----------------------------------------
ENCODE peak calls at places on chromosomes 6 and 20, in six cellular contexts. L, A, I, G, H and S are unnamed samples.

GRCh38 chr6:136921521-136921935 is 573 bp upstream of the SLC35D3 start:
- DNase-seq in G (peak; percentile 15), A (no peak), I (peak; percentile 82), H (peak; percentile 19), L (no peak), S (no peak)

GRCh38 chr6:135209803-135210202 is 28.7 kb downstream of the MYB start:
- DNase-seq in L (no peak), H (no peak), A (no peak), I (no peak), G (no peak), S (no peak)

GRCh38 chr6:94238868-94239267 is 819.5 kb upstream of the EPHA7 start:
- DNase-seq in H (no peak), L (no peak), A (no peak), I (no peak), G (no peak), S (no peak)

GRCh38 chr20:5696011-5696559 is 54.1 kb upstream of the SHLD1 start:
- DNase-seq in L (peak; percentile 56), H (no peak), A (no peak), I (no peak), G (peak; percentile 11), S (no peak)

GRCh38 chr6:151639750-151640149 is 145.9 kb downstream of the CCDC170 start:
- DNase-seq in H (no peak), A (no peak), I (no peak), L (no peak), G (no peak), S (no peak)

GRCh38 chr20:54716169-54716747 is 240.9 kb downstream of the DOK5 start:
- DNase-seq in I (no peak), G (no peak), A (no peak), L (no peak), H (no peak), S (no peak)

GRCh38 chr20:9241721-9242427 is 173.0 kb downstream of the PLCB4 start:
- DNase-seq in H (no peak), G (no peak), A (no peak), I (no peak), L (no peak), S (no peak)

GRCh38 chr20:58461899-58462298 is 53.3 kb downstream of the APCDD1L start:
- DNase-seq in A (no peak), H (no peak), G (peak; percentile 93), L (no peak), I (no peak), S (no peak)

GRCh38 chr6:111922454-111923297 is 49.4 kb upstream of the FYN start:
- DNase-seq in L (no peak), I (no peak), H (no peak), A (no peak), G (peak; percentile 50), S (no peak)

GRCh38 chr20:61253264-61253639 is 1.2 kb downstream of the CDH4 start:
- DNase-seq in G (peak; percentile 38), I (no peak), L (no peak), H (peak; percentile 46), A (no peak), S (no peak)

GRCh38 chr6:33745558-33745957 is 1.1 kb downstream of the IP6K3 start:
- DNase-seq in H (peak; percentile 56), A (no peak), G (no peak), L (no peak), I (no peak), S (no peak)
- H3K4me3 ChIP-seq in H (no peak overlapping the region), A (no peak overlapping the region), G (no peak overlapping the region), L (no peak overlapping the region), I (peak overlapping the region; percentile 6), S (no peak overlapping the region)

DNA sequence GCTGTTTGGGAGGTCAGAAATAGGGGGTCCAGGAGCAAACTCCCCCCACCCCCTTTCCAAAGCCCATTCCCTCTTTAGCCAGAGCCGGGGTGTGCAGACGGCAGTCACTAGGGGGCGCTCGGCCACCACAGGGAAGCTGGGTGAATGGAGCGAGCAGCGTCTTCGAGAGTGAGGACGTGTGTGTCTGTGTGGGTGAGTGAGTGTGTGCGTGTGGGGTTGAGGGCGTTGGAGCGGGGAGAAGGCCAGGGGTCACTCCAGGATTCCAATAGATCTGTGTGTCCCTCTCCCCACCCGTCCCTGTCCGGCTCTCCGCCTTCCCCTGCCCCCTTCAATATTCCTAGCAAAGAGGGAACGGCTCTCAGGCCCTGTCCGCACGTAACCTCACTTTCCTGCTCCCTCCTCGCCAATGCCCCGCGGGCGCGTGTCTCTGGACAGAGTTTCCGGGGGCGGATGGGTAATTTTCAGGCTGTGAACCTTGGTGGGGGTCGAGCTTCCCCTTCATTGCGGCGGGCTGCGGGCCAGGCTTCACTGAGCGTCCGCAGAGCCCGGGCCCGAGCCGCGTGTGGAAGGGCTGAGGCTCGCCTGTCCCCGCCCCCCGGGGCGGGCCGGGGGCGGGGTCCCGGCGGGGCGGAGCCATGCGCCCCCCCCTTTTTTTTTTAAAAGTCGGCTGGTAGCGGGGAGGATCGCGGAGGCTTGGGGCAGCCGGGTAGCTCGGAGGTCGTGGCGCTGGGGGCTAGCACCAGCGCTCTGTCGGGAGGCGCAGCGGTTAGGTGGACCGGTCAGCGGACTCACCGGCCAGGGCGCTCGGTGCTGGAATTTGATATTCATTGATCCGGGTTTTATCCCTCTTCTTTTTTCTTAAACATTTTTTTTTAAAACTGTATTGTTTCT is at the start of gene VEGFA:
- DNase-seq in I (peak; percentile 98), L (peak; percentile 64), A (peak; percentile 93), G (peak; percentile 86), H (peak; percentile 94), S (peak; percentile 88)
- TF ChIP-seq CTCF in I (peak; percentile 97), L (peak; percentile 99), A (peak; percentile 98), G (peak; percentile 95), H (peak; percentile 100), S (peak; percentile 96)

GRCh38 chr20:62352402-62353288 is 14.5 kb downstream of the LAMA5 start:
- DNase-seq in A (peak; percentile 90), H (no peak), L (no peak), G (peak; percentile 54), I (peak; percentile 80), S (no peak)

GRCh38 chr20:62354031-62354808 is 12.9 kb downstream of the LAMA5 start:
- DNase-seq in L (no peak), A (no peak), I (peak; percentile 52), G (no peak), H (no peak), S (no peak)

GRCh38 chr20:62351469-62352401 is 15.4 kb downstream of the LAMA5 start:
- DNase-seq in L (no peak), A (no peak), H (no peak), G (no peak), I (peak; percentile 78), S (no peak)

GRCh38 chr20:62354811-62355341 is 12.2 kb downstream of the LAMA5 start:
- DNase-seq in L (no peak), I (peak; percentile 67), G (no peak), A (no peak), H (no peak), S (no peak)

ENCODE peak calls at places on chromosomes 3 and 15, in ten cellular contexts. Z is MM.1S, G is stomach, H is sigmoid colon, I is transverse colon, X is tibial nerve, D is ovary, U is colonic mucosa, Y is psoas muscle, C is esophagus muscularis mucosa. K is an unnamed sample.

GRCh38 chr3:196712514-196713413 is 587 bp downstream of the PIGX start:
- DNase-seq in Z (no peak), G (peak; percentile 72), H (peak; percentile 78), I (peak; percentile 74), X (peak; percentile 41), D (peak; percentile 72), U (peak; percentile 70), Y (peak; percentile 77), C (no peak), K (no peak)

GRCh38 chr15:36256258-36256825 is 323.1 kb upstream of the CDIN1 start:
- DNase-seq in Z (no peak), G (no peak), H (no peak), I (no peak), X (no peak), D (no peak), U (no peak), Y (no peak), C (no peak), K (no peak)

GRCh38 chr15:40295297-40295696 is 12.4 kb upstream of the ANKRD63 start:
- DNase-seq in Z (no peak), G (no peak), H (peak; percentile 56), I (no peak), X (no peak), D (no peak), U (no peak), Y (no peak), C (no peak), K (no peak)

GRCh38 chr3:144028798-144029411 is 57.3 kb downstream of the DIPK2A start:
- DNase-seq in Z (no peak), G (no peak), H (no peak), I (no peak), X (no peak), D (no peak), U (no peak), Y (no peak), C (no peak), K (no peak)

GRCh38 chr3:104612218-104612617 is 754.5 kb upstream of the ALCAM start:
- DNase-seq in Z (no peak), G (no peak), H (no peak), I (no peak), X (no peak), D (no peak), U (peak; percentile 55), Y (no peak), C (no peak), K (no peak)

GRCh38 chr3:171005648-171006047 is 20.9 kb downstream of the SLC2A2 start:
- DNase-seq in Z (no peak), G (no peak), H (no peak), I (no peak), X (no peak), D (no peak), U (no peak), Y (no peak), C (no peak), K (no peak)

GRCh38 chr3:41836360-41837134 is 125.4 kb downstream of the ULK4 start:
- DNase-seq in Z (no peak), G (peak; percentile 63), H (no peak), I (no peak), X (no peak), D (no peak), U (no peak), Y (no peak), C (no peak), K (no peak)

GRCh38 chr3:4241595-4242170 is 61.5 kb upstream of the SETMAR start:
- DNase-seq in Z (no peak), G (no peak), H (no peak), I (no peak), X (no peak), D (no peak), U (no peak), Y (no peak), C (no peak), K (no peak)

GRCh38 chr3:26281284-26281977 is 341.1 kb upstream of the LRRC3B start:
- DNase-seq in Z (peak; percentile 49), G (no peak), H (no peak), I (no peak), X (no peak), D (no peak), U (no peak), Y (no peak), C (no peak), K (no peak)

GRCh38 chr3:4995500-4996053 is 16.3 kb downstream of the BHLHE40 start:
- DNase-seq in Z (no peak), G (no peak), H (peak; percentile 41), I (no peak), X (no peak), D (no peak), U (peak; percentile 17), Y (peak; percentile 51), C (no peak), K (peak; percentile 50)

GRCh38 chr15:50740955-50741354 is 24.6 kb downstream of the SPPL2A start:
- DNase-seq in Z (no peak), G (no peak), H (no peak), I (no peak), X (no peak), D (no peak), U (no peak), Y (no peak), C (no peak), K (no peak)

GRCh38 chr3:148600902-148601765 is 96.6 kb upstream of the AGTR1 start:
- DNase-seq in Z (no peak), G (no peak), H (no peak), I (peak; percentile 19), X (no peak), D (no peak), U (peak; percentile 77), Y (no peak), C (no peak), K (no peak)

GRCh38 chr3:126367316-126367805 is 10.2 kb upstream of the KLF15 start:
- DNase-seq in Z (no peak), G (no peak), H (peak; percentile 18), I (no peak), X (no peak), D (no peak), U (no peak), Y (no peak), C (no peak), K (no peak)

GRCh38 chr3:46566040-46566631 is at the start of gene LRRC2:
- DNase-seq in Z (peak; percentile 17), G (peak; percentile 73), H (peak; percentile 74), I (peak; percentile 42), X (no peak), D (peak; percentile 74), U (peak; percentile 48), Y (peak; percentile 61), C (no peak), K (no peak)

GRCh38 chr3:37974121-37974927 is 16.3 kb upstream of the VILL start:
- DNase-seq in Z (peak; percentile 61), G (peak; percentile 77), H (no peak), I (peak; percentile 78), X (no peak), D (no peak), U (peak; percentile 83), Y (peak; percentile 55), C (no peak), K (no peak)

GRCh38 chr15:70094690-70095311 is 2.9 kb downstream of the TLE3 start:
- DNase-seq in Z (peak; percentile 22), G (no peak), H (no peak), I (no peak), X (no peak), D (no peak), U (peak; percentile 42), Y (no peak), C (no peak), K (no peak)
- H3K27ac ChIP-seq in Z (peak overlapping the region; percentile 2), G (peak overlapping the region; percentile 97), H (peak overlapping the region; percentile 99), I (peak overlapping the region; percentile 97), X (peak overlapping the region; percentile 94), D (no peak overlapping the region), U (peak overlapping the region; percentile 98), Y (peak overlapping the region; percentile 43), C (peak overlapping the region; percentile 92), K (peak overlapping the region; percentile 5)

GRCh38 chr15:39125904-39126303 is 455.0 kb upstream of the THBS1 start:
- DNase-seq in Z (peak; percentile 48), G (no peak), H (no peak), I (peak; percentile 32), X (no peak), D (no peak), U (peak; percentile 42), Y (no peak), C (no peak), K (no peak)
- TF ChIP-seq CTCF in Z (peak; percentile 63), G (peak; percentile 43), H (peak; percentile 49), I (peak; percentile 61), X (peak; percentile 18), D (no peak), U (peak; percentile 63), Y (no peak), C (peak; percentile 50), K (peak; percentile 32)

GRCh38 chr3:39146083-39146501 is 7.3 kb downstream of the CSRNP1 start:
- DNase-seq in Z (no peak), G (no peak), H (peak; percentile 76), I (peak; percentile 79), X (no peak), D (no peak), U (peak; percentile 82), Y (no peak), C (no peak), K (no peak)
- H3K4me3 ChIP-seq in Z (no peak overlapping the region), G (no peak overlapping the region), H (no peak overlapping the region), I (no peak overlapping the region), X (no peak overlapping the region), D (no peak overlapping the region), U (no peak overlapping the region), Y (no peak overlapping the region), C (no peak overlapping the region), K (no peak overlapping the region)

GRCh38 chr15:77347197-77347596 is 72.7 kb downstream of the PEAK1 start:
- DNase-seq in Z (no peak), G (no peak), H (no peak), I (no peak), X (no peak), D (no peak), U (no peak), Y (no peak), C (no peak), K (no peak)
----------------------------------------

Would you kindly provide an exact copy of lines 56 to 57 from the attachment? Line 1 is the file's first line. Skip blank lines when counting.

- DNase-seq in Z (no peak), G (no peak), H (peak; percentile 41), I (no peak), X (no peak), D (no peak), U (peak; percentile 17), Y (peak; percentile 51), C (no peak), K (peak; percentile 50)

GRCh38 chr15:50740955-50741354 is 24.6 kb downstream of the SPPL2A start: